Note - This review of Open Water 2: Adrift is for the Open Water/Open Water 2: Adrift Blu-ray release.
Based on a harrowing true story about a weekend cruise aboard a luxury yacht that goes horribly wrong for a group of high-school friends who forgot to lower the ladder before they jump into the ocean for a swim. The boat proves impossible to climb, leaving them stranded miles from shore. As the reality of the situation sinks in, the friends begin to turn on one another. Soon the exhaustion of staying afloat and the struggle to get back onboard begins to take a terrible toll. What started as a joyful reunion with old friends becomes a fight for their very lives!
For those who liked the original Open Water, the sequel is vastly underrated in my opinion. It has moments that are filmed sloppy with either chopped flashbacks in a scene or slow-motion that might annoy some, but mostly the film is very enjoyable and in many aspects I found this superior, story-wise and with it’s cast of characters, to the original except it wasn’t as scary as the first film.
The cast is much more well-rounded this time out and all give fine performances, with the stars even more engaging. I found Susan May Pratt’s (10 Things I Hate About You) performance here pretty great and her fellow cast members all gave decent performances in their own right, but hers stood out. Her every action came off as real and believable, especially her fear of the water. Eric Dane (Valentine’s Day) is likeable despite being a loathsome character, you can see his character is very flawed, but inside he means well.
The fear element is lacking here, which probably hurt this movie more than anything. That’s the downside of having a group of people in a horror film, which I think this wasn’t meant to be as much as the original film was. This film reminded me of Aliens in that the group is facing impossible odds and you wonder if they can make it or not. Certainly a group atmosphere hurts the feeling of isolation, though being stranded in the ocean, even with a group of people, will leave you feeling pretty hopeless and alone.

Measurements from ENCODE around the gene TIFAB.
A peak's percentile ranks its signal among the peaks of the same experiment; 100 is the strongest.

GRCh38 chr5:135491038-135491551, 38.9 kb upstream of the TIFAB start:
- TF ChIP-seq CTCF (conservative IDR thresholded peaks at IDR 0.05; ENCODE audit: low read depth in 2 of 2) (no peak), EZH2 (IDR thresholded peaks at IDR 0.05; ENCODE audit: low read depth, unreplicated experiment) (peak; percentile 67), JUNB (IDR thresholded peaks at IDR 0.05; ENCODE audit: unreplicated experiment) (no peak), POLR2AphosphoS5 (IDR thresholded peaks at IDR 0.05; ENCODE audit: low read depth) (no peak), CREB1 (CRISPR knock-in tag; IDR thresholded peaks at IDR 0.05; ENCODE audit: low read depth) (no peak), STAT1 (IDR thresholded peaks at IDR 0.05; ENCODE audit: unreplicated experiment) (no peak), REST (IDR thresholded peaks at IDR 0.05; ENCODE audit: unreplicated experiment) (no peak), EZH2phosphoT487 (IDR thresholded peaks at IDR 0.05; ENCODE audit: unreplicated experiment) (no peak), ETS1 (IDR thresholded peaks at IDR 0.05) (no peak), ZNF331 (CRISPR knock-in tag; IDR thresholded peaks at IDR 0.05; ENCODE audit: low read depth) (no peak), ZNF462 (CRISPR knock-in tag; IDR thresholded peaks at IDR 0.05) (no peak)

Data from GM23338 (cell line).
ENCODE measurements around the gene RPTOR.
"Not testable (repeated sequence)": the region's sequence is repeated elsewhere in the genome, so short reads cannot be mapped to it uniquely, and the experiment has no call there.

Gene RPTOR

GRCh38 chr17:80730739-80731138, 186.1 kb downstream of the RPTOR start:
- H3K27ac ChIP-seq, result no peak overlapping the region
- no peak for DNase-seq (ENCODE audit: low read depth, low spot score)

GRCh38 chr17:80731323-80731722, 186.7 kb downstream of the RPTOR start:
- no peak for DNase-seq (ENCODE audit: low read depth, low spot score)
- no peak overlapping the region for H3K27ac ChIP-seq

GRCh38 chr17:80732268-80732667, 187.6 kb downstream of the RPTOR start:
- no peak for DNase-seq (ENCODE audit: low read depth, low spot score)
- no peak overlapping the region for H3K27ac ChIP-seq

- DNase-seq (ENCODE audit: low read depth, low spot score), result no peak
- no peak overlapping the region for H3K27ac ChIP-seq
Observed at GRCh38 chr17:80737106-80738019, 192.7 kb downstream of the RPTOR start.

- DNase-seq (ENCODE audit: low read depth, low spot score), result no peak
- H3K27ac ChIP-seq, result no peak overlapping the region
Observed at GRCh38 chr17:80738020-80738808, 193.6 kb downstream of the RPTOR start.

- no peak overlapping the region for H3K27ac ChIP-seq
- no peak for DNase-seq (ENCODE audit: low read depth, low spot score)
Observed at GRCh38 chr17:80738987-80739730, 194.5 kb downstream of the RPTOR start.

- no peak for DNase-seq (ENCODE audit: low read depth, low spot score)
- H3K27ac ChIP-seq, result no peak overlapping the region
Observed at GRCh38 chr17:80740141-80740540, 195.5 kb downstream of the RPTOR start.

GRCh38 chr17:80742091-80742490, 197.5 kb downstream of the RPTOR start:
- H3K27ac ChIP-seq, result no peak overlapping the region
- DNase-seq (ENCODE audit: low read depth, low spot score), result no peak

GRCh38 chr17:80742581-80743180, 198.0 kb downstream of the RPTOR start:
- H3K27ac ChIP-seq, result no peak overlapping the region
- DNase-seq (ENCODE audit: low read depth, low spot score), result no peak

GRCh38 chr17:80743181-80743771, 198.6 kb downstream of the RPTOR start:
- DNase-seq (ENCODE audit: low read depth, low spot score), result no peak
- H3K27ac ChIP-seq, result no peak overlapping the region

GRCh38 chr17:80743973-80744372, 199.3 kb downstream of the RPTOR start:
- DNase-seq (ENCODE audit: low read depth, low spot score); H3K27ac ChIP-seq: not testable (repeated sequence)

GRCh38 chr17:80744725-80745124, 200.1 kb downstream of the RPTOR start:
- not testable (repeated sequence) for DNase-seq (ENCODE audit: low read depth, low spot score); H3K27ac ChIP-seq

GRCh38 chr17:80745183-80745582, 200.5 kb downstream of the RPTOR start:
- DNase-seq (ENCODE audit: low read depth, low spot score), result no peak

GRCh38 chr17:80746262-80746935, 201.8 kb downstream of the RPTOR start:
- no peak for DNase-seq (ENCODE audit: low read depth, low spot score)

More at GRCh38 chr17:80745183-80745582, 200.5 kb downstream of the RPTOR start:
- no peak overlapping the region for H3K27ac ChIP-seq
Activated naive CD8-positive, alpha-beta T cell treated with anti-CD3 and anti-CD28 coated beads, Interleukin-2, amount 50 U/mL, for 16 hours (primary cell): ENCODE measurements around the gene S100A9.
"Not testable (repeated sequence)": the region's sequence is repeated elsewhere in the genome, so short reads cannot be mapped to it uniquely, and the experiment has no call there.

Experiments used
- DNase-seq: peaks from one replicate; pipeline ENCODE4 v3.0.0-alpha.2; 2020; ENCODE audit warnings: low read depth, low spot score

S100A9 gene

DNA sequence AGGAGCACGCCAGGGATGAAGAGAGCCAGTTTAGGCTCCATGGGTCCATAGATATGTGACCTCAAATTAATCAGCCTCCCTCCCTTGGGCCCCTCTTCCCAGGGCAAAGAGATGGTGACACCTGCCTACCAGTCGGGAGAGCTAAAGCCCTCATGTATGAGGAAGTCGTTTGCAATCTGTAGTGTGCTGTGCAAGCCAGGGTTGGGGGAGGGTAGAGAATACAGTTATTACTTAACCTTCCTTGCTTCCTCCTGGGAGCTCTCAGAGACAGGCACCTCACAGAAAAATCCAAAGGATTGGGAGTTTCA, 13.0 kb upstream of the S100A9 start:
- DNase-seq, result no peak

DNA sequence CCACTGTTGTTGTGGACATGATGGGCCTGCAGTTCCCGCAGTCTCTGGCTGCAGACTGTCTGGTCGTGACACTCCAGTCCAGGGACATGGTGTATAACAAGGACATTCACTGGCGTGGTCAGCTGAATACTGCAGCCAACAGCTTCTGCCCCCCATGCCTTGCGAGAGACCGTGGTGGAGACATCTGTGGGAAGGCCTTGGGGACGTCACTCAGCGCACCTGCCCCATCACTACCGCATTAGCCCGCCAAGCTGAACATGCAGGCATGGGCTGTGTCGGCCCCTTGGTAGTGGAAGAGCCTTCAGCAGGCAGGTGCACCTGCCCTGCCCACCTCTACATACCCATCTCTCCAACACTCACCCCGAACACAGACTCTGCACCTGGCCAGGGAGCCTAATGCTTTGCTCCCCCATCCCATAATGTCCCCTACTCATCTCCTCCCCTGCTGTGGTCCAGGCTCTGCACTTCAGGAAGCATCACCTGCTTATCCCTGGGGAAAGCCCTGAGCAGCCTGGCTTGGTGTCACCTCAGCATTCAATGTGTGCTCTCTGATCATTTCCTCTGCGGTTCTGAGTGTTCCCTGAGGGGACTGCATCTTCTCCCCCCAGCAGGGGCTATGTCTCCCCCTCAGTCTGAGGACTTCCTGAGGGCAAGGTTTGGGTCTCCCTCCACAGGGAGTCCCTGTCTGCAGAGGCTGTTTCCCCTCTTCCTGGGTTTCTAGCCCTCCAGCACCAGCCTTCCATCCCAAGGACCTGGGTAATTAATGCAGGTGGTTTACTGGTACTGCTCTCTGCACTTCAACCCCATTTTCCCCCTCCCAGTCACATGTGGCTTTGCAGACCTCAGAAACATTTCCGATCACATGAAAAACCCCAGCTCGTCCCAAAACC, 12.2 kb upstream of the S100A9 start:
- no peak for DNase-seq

The story is again character based as the original film was, but here you get multiple characters who are all genuinely likeable and each has a unique personalities, with a few annoying characters at times. What hit home for me was having the baby onboard the yacht alone with all the adults in the water, it added an extra level of dread because as hopeless as the adults were, if you have any compassion you will really care about the baby’s fate, which is very well done. The character of Amy, played by Susan Pratt, is one of growth. She comes aboard the yacht timid and afraid of the water, but we see through flashbacks that her fear came from her father dying in the water when she was a little girl, therefore traumatizing her about swimming. As Dan carries her, leaping into the water with her in his arms, Amy freezes up. Her growth comes over time as her fears of the water subside as her concern for her baby, husband and friends leaves her no room to worry about herself and her own fears. Her motivation to get onboard the yacht, not for herself or even her friends, but for her baby gives her strength and makes her the best developed character of the movie, in fact of the two movies.